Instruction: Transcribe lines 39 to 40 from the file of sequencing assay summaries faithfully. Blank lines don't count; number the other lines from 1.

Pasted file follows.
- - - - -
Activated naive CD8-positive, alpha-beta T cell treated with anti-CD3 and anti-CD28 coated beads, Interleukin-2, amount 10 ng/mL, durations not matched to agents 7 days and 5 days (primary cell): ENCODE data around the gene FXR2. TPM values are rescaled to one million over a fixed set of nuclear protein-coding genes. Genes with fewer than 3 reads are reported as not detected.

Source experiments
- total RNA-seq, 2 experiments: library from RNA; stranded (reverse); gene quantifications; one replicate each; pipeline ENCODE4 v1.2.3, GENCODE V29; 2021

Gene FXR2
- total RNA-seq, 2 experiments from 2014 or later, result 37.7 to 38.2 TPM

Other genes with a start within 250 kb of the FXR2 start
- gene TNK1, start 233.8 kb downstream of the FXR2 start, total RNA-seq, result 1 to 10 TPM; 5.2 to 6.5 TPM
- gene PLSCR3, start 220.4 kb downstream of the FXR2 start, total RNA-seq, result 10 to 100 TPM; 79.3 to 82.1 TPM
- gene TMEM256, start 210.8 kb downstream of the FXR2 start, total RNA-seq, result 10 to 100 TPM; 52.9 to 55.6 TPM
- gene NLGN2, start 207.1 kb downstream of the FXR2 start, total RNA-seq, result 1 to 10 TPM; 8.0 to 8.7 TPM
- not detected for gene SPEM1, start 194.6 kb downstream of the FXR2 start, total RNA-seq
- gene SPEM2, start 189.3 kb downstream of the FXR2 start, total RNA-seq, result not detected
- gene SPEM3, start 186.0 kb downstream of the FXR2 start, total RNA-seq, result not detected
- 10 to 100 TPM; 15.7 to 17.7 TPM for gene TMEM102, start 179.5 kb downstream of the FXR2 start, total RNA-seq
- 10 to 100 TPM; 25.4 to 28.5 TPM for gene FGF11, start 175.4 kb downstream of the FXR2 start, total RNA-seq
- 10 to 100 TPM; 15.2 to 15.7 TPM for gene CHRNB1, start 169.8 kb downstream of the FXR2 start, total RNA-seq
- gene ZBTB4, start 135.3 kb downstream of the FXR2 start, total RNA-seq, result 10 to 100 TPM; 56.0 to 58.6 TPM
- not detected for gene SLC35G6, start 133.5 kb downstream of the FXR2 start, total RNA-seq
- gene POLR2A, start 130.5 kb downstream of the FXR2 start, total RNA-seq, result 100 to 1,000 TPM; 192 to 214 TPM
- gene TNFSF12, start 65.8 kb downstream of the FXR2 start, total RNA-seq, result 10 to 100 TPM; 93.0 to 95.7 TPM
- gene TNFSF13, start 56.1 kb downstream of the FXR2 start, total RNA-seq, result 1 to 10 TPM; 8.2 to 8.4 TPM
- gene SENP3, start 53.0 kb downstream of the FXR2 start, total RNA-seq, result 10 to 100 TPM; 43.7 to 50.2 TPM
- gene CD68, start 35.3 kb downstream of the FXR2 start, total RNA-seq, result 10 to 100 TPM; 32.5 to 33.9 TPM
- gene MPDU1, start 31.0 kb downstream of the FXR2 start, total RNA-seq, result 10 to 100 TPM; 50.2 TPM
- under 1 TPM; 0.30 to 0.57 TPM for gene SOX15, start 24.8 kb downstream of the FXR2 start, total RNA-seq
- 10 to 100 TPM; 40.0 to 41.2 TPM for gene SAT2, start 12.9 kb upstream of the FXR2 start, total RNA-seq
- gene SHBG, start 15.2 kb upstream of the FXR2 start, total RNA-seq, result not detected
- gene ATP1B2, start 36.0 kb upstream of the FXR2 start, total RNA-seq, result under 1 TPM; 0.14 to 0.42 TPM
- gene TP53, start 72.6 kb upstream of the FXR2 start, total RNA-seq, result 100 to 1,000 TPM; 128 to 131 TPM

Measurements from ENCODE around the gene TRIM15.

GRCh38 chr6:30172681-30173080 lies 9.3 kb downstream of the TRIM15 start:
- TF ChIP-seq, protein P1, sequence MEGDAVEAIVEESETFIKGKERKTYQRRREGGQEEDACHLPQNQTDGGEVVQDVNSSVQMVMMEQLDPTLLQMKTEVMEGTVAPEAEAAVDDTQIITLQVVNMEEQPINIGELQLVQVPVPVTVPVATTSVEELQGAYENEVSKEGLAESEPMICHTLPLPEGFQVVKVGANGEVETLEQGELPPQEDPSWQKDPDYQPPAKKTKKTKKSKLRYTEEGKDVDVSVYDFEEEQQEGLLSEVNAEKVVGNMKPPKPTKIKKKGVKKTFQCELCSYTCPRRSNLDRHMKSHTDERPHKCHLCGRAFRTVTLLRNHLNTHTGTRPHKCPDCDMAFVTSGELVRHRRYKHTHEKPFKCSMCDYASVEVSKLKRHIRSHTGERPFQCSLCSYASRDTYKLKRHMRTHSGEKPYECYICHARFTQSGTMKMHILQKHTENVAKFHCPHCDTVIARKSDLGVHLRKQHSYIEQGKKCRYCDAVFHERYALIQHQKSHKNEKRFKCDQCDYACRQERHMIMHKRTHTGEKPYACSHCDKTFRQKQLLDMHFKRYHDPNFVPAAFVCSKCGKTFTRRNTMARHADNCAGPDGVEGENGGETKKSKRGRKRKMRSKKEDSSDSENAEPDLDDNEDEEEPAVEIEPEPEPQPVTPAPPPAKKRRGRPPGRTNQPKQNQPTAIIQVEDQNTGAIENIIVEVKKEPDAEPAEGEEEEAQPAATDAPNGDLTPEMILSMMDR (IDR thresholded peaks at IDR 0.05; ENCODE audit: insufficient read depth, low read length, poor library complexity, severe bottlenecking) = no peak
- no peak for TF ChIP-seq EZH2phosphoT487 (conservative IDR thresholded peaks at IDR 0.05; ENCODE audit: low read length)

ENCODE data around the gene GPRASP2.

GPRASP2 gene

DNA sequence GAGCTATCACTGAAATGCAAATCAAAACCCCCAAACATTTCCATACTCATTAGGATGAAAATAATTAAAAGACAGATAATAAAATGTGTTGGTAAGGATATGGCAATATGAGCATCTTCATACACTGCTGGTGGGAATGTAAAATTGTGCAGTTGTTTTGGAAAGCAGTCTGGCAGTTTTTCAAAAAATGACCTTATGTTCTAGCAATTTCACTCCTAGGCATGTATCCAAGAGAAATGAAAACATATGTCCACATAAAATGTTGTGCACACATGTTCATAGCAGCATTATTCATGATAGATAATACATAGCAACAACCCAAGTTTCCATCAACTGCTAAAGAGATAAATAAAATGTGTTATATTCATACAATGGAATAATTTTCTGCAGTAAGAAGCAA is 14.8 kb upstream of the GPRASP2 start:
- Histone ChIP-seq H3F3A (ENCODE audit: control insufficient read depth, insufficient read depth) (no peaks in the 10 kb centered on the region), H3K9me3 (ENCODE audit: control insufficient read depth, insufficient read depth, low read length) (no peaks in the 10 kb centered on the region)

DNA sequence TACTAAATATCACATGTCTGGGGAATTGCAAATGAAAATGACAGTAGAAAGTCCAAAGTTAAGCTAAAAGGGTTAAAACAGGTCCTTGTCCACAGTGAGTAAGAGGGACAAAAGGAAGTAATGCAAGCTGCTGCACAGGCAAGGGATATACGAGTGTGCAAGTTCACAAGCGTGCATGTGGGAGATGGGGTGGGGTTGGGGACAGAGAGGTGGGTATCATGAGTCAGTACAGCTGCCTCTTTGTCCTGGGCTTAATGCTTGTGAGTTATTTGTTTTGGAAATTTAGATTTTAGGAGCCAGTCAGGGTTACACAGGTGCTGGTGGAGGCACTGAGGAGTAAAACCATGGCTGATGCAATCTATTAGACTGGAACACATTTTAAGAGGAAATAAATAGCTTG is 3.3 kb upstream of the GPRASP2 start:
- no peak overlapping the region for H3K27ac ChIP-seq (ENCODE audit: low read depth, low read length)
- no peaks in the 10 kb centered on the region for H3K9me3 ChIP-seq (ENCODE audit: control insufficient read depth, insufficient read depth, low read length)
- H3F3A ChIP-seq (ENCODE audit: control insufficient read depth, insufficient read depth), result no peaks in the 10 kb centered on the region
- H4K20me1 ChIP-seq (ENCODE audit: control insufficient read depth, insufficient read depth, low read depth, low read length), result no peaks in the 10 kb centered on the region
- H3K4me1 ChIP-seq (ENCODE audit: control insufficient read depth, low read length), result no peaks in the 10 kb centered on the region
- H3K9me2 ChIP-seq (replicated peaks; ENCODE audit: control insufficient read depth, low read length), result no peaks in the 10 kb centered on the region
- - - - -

- no peak overlapping the region for H3K27ac ChIP-seq (ENCODE audit: low read depth, low read length)
- no peaks in the 10 kb centered on the region for H3K9me3 ChIP-seq (ENCODE audit: control insufficient read depth, insufficient read depth, low read length)